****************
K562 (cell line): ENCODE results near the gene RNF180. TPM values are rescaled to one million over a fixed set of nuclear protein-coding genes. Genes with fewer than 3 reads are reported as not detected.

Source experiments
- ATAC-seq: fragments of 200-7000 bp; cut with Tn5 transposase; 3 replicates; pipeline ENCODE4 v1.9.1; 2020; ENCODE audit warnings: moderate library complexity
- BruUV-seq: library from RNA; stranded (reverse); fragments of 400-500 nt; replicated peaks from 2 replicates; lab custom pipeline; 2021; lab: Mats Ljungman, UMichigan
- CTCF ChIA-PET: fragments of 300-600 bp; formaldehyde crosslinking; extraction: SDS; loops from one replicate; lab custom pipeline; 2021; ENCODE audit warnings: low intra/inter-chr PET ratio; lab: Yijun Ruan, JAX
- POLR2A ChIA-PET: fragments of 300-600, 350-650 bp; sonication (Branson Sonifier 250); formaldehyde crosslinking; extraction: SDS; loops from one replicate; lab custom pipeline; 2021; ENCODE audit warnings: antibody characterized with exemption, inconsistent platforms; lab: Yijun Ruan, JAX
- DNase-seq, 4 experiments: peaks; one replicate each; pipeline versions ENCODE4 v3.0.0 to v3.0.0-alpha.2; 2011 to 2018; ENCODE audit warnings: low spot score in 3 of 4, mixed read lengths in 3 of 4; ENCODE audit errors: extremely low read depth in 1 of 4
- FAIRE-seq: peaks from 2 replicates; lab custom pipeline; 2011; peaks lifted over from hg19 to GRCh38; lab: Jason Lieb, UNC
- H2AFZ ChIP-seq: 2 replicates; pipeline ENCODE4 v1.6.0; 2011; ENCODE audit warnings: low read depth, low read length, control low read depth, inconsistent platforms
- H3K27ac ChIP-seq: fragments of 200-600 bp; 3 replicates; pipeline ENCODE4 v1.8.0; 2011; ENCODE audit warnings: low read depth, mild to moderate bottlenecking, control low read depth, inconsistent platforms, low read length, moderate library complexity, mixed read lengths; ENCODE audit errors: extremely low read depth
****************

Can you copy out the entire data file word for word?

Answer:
K562 (cell line): ENCODE results near the gene RNF180. TPM values are rescaled to one million over a fixed set of nuclear protein-coding genes. Genes with fewer than 3 reads are reported as not detected.

Source experiments
- ATAC-seq: fragments of 200-7000 bp; cut with Tn5 transposase; 3 replicates; pipeline ENCODE4 v1.9.1; 2020; ENCODE audit warnings: moderate library complexity
- BruUV-seq: library from RNA; stranded (reverse); fragments of 400-500 nt; replicated peaks from 2 replicates; lab custom pipeline; 2021; lab: Mats Ljungman, UMichigan
- CTCF ChIA-PET: fragments of 300-600 bp; formaldehyde crosslinking; extraction: SDS; loops from one replicate; lab custom pipeline; 2021; ENCODE audit warnings: low intra/inter-chr PET ratio; lab: Yijun Ruan, JAX
- POLR2A ChIA-PET: fragments of 300-600, 350-650 bp; sonication (Branson Sonifier 250); formaldehyde crosslinking; extraction: SDS; loops from one replicate; lab custom pipeline; 2021; ENCODE audit warnings: antibody characterized with exemption, inconsistent platforms; lab: Yijun Ruan, JAX
- DNase-seq, 4 experiments: peaks; one replicate each; pipeline versions ENCODE4 v3.0.0 to v3.0.0-alpha.2; 2011 to 2018; ENCODE audit warnings: low spot score in 3 of 4, mixed read lengths in 3 of 4; ENCODE audit errors: extremely low read depth in 1 of 4
- FAIRE-seq: peaks from 2 replicates; lab custom pipeline; 2011; peaks lifted over from hg19 to GRCh38; lab: Jason Lieb, UNC
- H2AFZ ChIP-seq: 2 replicates; pipeline ENCODE4 v1.6.0; 2011; ENCODE audit warnings: low read depth, low read length, control low read depth, inconsistent platforms
- H3K27ac ChIP-seq: fragments of 200-600 bp; 3 replicates; pipeline ENCODE4 v1.8.0; 2011; ENCODE audit warnings: low read depth, mild to moderate bottlenecking, control low read depth, inconsistent platforms, low read length, moderate library complexity, mixed read lengths; ENCODE audit errors: extremely low read depth